• Patients and their advocates can challenge state HCBS cuts based on Olmstead. Final decisions have not yet been reached in the cases noted above. However, when cuts in home and community based services limit services to the point that individuals are placed at risk of institutionalization, patients and their representatives can argue that the cuts may constitute an Olmstead violation and could consider a court challenge.

Conclusion
State cuts to HCBS in Medicaid can be shortsighted. While they might produce some short-term cost savings, those savings can result in higher costs to states in the long term, including increased use of higher-cost institutional care, lost caregiver wages and the associated negative economic effects, and lost Medicaid matching funds.

In addition to being a bad idea from an economic perspective, cuts are contrary to the wishes of the majority of constituents who need these services, and, in addition, they may violate the Supreme Court’s Olmstead decision.

There are better options for states. Among them is the option to expand home and community based services through new opportunities that are available in health reform. These include improvements to the Medicaid state plan option for HCBS(section 1915(i) of the Social Security Act) as well as two new programs that will start in October 2011.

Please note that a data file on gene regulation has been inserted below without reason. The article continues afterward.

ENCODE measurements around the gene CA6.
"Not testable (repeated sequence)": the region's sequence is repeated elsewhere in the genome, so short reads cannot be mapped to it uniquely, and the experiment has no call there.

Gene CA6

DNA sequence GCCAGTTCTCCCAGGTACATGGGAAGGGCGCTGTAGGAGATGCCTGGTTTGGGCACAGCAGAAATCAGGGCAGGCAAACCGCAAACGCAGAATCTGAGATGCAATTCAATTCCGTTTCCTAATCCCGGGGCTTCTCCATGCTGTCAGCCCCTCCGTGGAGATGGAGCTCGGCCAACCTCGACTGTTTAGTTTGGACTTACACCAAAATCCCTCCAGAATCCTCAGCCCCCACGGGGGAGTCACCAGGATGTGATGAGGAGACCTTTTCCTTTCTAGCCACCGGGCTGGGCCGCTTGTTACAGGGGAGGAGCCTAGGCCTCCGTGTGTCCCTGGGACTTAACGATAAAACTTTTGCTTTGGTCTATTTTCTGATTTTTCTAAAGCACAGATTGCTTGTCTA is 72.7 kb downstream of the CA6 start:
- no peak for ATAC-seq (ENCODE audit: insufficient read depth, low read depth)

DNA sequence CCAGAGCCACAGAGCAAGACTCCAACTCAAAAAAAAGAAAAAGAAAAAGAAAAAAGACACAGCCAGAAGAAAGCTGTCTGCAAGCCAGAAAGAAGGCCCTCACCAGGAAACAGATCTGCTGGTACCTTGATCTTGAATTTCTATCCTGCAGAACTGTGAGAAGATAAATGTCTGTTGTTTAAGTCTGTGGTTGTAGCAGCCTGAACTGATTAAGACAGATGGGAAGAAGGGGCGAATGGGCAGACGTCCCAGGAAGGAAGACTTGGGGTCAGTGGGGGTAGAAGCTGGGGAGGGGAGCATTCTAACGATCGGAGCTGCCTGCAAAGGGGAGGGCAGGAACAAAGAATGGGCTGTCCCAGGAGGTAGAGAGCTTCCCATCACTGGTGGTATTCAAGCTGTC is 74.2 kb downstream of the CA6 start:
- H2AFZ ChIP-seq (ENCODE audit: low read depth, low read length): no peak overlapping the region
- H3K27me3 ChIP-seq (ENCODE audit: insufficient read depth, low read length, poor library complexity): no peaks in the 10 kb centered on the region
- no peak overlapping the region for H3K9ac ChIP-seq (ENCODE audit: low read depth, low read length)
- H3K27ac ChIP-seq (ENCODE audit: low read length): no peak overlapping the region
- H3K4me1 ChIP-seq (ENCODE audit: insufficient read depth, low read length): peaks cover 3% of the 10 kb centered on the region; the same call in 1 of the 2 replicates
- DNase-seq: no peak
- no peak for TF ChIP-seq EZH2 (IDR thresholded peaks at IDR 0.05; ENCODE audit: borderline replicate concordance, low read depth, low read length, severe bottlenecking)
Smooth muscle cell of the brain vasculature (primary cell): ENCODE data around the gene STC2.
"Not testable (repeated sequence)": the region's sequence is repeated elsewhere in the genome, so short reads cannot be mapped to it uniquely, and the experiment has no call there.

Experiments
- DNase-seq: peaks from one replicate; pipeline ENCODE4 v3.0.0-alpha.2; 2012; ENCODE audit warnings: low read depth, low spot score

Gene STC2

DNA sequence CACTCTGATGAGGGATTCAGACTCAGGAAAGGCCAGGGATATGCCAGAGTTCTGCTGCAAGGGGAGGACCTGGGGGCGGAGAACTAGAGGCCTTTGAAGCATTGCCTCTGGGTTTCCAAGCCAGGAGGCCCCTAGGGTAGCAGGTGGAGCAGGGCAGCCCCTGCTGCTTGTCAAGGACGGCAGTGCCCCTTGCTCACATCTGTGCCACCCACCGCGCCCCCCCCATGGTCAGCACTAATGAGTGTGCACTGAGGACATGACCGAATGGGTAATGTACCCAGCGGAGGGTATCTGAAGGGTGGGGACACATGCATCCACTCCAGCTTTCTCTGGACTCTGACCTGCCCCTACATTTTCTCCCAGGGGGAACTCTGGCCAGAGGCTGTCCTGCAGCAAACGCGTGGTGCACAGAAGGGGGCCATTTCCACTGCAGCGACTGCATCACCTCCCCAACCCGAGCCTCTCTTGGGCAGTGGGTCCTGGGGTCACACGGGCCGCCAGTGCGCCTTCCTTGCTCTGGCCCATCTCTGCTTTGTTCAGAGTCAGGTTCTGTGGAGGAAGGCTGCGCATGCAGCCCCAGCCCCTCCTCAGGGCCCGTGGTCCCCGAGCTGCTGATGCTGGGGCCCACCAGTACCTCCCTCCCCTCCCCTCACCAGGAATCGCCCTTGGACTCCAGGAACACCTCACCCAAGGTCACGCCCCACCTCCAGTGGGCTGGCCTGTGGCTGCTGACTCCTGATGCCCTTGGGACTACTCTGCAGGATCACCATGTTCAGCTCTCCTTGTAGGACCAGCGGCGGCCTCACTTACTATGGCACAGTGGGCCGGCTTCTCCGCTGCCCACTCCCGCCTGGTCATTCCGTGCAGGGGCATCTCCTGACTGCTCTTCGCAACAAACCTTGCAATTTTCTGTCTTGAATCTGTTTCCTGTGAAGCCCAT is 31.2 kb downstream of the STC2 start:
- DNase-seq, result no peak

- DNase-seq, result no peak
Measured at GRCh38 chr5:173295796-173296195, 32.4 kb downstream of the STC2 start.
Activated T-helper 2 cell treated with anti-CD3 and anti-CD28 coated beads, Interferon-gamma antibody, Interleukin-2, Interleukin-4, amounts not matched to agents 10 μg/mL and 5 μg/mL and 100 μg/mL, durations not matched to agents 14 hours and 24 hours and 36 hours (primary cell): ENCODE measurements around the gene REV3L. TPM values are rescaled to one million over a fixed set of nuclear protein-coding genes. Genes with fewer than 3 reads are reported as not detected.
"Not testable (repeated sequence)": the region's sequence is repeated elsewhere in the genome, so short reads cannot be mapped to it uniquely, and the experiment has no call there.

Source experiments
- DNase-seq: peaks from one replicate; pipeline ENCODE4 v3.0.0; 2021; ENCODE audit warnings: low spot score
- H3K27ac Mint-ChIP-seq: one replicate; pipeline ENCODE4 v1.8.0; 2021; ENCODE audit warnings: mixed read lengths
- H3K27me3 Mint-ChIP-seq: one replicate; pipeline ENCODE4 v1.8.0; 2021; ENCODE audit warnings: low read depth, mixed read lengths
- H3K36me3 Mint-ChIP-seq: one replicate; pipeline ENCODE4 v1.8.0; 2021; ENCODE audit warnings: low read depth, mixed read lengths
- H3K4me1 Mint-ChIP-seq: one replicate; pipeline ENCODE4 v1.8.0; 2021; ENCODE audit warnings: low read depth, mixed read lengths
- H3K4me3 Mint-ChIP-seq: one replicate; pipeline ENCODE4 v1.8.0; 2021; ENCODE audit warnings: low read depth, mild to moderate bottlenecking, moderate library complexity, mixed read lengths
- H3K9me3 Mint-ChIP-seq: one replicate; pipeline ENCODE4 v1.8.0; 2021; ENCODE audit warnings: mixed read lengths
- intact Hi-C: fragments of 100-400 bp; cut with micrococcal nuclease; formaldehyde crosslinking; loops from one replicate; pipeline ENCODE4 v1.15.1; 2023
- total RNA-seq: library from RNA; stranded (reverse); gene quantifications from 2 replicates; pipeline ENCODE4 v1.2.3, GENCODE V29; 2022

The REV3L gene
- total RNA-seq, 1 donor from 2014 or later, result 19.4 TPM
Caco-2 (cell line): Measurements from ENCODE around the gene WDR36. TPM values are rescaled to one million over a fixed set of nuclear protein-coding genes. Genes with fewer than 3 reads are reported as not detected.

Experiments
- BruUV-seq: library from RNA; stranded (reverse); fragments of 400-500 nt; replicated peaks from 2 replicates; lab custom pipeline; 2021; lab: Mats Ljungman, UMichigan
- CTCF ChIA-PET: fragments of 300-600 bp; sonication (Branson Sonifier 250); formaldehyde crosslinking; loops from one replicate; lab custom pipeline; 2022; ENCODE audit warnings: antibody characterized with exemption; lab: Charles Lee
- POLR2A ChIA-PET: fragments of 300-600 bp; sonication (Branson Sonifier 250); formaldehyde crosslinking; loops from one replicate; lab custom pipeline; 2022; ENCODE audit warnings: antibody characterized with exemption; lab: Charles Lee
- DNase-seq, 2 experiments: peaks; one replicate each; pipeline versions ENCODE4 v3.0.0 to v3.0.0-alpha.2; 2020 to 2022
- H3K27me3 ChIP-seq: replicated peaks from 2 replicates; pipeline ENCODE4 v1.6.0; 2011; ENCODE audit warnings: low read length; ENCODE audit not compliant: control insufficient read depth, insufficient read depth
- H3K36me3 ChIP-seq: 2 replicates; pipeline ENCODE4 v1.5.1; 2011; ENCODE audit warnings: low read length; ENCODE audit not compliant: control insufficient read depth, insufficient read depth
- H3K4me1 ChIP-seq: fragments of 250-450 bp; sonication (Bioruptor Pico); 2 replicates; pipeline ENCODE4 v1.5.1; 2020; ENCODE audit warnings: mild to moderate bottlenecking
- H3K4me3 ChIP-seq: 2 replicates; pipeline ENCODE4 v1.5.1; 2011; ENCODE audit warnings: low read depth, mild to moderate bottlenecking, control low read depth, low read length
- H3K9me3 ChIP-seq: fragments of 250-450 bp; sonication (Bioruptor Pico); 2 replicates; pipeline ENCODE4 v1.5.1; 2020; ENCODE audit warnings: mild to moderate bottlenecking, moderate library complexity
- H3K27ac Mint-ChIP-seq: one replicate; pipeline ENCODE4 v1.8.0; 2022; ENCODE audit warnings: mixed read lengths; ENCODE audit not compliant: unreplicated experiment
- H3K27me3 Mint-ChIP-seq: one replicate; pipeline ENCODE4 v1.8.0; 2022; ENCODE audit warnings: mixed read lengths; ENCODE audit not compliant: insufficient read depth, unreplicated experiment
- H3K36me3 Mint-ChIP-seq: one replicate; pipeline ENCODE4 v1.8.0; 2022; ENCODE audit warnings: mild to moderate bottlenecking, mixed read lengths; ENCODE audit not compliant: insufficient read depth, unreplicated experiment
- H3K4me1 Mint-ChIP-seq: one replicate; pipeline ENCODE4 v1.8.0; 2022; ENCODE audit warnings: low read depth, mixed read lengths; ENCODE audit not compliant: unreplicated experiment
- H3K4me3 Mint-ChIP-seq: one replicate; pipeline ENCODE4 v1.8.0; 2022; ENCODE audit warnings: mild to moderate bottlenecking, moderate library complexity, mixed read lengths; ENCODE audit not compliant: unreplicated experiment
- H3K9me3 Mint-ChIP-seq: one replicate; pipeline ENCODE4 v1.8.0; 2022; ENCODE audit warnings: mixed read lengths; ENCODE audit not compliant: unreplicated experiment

The new programs, the Community First Choice Option and the State Balancing Incentives Payments Program, include added federal matching dollars to help states expand HCBS. (For more information on these programs, see Families USA’s publication, Helping People with Long-Term Care Needs: Improving Access to Home- and Community-Based Services in Medicaid, available online at http://www.familiesusa.org/assets/pdfs/health-reform/help-with-long-term-health-needs.pdf.)
Rather than cutting home and community based care programs, states should maintain their current programs and explore health reform’s new options to expand home and community based care. This could save money in the long term, provide economic benefits, and better serve state residents.